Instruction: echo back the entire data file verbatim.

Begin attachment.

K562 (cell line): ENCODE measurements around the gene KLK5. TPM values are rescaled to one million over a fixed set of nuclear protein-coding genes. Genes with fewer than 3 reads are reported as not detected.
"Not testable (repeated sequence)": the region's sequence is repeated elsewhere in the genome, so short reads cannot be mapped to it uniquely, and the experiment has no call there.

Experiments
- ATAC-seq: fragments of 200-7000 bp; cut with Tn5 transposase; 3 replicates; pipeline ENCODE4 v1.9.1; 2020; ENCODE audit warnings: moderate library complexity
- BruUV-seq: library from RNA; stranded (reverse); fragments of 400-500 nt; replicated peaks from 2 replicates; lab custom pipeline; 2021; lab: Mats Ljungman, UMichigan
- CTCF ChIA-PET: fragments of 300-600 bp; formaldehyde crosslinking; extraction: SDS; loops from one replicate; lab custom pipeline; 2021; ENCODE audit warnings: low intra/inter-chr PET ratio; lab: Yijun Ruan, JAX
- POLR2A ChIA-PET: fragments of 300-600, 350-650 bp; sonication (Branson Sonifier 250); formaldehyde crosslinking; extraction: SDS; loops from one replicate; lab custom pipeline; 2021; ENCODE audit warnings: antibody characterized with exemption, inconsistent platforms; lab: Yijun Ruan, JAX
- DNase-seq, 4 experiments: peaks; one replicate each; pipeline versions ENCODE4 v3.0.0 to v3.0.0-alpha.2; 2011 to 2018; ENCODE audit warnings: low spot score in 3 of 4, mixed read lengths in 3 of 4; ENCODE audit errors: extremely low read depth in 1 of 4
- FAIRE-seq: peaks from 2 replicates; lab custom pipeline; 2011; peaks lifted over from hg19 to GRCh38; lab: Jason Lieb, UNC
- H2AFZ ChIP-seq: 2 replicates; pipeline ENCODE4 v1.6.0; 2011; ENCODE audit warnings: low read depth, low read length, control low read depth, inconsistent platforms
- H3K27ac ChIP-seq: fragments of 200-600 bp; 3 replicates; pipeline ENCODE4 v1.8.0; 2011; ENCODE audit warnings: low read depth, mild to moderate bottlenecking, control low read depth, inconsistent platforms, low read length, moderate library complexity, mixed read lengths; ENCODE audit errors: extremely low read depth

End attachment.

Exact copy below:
K562 (cell line): ENCODE measurements around the gene KLK5. TPM values are rescaled to one million over a fixed set of nuclear protein-coding genes. Genes with fewer than 3 reads are reported as not detected.
"Not testable (repeated sequence)": the region's sequence is repeated elsewhere in the genome, so short reads cannot be mapped to it uniquely, and the experiment has no call there.

Experiments
- ATAC-seq: fragments of 200-7000 bp; cut with Tn5 transposase; 3 replicates; pipeline ENCODE4 v1.9.1; 2020; ENCODE audit warnings: moderate library complexity
- BruUV-seq: library from RNA; stranded (reverse); fragments of 400-500 nt; replicated peaks from 2 replicates; lab custom pipeline; 2021; lab: Mats Ljungman, UMichigan
- CTCF ChIA-PET: fragments of 300-600 bp; formaldehyde crosslinking; extraction: SDS; loops from one replicate; lab custom pipeline; 2021; ENCODE audit warnings: low intra/inter-chr PET ratio; lab: Yijun Ruan, JAX
- POLR2A ChIA-PET: fragments of 300-600, 350-650 bp; sonication (Branson Sonifier 250); formaldehyde crosslinking; extraction: SDS; loops from one replicate; lab custom pipeline; 2021; ENCODE audit warnings: antibody characterized with exemption, inconsistent platforms; lab: Yijun Ruan, JAX
- DNase-seq, 4 experiments: peaks; one replicate each; pipeline versions ENCODE4 v3.0.0 to v3.0.0-alpha.2; 2011 to 2018; ENCODE audit warnings: low spot score in 3 of 4, mixed read lengths in 3 of 4; ENCODE audit errors: extremely low read depth in 1 of 4
- FAIRE-seq: peaks from 2 replicates; lab custom pipeline; 2011; peaks lifted over from hg19 to GRCh38; lab: Jason Lieb, UNC
- H2AFZ ChIP-seq: 2 replicates; pipeline ENCODE4 v1.6.0; 2011; ENCODE audit warnings: low read depth, low read length, control low read depth, inconsistent platforms
- H3K27ac ChIP-seq: fragments of 200-600 bp; 3 replicates; pipeline ENCODE4 v1.8.0; 2011; ENCODE audit warnings: low read depth, mild to moderate bottlenecking, control low read depth, inconsistent platforms, low read length, moderate library complexity, mixed read lengths; ENCODE audit errors: extremely low read depth